According to an international poll released by the British Council, the majority of Americans — 60% — support teaching alternatives to evolution in the science classroom. The percentage is the same for Britons, despite the fact that both countries have been inundated with pro-Darwin media coverage in this super-mega Darwin Year.
Across the board, most respondents from the ten countries polled thought that “other perspectives on the origins of species” “such as intelligent design and creationism” should be taught in science class*. When the poll is weighted to include only those respondents who have heard of Charles Darwin and know something about his theory of evolution, the percentage supporting alternate theories increases, from 60% to 66% in Britain and 60% to 64% in the U.S.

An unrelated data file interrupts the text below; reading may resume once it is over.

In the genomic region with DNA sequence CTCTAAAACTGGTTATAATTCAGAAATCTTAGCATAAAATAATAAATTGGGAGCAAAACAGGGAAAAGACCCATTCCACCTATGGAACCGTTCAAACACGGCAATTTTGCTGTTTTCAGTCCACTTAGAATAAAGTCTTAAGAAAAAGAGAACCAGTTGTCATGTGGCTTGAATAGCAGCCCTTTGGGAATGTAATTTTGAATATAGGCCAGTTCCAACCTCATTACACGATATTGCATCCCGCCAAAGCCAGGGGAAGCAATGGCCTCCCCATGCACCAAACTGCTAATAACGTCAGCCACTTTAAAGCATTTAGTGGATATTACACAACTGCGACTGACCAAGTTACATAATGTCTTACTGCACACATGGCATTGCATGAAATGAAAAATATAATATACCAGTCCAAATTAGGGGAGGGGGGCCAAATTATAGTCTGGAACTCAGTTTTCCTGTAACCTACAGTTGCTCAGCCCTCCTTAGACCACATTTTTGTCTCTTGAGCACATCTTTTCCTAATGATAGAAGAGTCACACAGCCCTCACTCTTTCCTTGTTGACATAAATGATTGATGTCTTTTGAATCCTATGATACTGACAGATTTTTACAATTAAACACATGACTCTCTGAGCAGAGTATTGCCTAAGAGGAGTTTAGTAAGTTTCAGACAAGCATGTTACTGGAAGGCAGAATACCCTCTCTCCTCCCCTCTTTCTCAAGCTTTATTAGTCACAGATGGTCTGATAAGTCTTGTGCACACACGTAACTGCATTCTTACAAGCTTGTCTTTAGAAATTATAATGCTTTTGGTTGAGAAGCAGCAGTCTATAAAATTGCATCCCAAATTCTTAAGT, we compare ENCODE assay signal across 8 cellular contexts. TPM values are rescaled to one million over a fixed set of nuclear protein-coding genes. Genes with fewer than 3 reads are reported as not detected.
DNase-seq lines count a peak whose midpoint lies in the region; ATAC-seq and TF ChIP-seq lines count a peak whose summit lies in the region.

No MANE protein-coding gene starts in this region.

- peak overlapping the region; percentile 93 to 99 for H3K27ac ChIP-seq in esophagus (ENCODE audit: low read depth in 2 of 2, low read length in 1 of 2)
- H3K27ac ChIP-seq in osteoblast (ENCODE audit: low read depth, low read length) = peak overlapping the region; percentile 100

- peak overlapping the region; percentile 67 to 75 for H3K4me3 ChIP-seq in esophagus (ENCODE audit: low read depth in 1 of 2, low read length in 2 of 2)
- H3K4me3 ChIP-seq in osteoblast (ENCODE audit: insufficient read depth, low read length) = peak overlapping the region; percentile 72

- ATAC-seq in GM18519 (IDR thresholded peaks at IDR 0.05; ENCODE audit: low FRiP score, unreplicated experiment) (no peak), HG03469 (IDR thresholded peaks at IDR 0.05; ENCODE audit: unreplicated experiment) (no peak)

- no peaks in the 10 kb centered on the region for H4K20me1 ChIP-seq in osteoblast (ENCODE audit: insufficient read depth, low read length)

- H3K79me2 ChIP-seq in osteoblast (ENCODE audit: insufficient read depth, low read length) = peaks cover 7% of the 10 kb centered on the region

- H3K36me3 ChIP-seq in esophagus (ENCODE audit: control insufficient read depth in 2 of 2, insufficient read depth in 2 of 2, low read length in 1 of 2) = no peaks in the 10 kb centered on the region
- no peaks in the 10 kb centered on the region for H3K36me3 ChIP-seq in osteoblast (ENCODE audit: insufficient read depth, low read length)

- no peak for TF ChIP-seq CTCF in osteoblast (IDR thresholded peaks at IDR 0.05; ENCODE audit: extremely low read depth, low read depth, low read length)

The correlation appears again when we consider which countries have more knowledge of Darwin’s theory. The highest numbers of those in support of alternative theories in the classroom correspond to the highest numbers of those familiar with Charles Darwin — 60% in Britain, 65% in Mexico, 61% in China, 66% in Russia, and 60% in the U.S. It appears that the more people know about Darwin’s theory, the more they want to see alternatives in science class.
*This takes both those who select “other perspectives” only and those who select “other perspectives” together with “evolutionary theories.” It should be noted that Discovery Institute opposes efforts to mandate teaching alternative theories in the science classroom — we’d rather have the whole picture of evolution, the scientific arguments both for and against the theory, presented instead.
(Excerpted from Evolution News & Views)